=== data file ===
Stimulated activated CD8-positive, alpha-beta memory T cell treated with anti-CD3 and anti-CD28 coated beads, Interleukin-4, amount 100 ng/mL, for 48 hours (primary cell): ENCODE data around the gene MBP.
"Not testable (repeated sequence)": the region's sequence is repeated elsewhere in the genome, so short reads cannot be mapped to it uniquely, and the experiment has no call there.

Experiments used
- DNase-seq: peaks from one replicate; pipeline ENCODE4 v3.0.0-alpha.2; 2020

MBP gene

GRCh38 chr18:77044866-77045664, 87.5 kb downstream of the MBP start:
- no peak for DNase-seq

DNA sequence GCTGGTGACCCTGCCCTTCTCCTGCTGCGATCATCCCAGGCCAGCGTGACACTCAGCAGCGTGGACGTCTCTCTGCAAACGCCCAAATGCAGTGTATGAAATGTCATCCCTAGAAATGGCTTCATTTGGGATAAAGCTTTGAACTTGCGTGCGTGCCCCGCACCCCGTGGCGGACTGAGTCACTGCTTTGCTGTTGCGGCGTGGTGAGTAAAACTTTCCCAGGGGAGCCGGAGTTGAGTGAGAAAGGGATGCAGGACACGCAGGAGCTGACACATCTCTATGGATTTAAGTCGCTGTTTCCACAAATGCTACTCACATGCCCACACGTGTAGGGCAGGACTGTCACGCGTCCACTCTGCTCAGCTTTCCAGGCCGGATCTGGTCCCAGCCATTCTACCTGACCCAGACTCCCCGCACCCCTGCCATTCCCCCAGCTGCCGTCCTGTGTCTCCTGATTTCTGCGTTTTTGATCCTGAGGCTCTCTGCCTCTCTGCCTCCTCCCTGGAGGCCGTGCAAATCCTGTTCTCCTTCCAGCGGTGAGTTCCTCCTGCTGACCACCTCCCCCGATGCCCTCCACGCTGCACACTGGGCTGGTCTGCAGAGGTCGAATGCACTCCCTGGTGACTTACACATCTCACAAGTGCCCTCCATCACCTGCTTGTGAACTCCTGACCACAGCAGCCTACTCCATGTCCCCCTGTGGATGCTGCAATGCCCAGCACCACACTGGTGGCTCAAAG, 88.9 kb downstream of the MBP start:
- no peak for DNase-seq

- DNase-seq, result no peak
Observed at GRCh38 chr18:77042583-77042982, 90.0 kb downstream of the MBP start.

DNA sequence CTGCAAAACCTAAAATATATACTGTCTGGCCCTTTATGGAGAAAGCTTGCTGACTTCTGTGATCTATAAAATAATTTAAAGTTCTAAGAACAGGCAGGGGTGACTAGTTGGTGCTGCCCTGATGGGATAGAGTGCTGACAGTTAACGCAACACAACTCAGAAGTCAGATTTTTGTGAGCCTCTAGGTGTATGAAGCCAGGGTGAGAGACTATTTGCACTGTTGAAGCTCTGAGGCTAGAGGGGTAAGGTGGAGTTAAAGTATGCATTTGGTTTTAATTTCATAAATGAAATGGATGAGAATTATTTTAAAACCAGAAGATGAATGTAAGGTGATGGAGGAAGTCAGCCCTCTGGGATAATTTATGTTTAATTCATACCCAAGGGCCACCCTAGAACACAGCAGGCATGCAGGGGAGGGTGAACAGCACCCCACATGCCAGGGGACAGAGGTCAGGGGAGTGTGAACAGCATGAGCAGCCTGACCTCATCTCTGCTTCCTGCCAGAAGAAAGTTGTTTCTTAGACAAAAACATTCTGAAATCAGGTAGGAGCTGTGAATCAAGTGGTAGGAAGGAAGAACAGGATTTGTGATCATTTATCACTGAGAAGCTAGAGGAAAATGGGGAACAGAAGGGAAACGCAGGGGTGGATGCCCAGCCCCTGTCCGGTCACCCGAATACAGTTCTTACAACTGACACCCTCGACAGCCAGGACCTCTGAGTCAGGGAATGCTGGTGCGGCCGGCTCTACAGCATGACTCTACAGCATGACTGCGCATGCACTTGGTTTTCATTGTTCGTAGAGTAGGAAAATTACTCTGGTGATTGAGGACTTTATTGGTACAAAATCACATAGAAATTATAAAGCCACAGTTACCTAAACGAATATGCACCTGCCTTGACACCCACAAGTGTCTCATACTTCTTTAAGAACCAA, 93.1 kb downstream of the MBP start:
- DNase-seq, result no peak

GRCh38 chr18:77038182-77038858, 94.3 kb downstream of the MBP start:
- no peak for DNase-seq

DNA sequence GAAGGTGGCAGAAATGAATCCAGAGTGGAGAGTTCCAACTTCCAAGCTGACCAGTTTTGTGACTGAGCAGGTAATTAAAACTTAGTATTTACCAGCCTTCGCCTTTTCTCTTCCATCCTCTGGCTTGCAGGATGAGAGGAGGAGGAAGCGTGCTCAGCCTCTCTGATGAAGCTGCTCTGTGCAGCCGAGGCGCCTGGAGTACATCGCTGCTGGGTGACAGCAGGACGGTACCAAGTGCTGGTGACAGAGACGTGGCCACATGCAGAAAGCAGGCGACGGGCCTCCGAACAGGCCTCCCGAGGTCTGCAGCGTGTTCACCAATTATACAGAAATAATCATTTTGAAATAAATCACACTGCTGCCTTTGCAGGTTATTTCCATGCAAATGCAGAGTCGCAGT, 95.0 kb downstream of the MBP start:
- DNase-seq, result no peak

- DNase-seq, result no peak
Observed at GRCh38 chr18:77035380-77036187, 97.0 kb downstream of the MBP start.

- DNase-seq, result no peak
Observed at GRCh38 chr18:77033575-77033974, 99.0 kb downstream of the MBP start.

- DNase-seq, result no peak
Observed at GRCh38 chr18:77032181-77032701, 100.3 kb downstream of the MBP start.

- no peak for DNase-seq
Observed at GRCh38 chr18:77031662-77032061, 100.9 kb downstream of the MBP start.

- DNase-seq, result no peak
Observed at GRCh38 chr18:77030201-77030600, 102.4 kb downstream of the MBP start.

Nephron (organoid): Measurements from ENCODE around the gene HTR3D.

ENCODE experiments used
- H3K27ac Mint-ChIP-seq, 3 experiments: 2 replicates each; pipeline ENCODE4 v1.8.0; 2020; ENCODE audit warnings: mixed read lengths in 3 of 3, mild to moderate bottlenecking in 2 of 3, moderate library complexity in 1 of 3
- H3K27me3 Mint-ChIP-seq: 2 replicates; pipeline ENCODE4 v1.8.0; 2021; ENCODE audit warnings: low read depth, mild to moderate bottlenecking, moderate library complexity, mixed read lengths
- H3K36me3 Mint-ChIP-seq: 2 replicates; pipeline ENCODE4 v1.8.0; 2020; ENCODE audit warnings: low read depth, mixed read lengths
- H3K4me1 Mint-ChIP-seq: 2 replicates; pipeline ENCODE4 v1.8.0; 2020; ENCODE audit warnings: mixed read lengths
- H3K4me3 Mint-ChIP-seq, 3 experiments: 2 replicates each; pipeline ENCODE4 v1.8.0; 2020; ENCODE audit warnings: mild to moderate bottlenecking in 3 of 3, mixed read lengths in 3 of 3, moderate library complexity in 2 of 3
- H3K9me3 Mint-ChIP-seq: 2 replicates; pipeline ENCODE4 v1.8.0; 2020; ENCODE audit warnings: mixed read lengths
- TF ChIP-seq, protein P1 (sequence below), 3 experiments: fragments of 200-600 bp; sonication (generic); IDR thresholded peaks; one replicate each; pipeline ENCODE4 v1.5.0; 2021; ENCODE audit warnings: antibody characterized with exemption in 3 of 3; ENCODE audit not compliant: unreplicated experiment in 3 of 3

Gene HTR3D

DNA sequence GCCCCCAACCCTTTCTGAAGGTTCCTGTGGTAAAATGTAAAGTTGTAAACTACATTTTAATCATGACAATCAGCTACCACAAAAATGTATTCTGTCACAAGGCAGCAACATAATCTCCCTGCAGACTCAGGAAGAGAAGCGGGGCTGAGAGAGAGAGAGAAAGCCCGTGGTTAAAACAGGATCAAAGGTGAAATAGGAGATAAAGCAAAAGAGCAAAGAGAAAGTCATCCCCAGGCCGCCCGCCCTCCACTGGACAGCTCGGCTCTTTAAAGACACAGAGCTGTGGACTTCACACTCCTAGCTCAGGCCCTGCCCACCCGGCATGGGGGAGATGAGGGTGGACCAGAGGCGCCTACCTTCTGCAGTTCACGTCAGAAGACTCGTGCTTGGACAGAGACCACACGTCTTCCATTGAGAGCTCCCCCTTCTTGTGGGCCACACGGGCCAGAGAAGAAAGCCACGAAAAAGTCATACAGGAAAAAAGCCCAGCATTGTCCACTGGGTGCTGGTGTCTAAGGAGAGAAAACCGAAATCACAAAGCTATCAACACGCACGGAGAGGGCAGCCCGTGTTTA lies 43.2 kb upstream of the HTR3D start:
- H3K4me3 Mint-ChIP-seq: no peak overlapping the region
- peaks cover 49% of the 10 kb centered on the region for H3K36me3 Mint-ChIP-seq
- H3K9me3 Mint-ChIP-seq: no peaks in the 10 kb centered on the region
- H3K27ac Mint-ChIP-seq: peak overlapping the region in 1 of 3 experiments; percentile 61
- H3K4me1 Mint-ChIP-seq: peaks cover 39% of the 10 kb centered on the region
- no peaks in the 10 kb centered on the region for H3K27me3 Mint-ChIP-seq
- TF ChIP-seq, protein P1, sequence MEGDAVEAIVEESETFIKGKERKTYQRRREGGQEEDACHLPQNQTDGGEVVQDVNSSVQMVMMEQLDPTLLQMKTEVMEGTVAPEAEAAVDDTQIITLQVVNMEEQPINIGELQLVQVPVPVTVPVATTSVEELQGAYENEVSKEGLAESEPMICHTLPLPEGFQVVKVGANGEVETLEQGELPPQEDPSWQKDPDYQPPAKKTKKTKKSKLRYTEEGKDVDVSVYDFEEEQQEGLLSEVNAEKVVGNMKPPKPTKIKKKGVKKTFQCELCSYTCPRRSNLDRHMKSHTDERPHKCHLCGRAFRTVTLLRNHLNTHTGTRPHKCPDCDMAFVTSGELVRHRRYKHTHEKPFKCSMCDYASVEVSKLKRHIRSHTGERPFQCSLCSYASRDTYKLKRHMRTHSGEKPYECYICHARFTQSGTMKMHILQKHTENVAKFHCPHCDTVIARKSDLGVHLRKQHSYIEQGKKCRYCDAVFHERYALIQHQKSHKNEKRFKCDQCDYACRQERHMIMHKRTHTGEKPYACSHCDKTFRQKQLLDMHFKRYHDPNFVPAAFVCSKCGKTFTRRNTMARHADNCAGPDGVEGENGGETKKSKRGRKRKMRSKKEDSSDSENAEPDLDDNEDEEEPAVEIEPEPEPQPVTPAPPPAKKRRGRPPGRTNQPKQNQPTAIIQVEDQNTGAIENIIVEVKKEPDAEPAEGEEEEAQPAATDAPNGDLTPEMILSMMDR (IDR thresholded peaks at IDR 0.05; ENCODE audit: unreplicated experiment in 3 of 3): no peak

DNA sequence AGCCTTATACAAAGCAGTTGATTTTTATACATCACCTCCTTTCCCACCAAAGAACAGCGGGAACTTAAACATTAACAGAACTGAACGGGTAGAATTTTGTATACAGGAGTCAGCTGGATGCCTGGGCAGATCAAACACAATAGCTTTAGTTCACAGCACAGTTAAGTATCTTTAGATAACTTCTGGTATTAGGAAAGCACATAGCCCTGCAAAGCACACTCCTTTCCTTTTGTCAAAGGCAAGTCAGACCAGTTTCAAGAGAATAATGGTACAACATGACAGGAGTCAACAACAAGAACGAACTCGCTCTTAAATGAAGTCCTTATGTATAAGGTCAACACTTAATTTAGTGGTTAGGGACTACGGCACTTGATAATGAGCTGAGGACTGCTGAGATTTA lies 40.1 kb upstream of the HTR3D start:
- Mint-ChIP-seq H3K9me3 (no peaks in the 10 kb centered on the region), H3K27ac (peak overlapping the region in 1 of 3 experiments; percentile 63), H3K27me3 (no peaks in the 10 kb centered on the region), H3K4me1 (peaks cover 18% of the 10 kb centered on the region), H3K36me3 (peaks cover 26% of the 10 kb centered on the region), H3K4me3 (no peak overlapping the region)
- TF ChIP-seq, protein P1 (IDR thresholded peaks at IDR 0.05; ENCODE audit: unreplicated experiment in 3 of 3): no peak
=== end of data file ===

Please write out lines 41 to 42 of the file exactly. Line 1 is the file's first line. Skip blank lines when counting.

- H3K9me3 Mint-ChIP-seq: no peaks in the 10 kb centered on the region
- H3K27ac Mint-ChIP-seq: peak overlapping the region in 1 of 3 experiments; percentile 61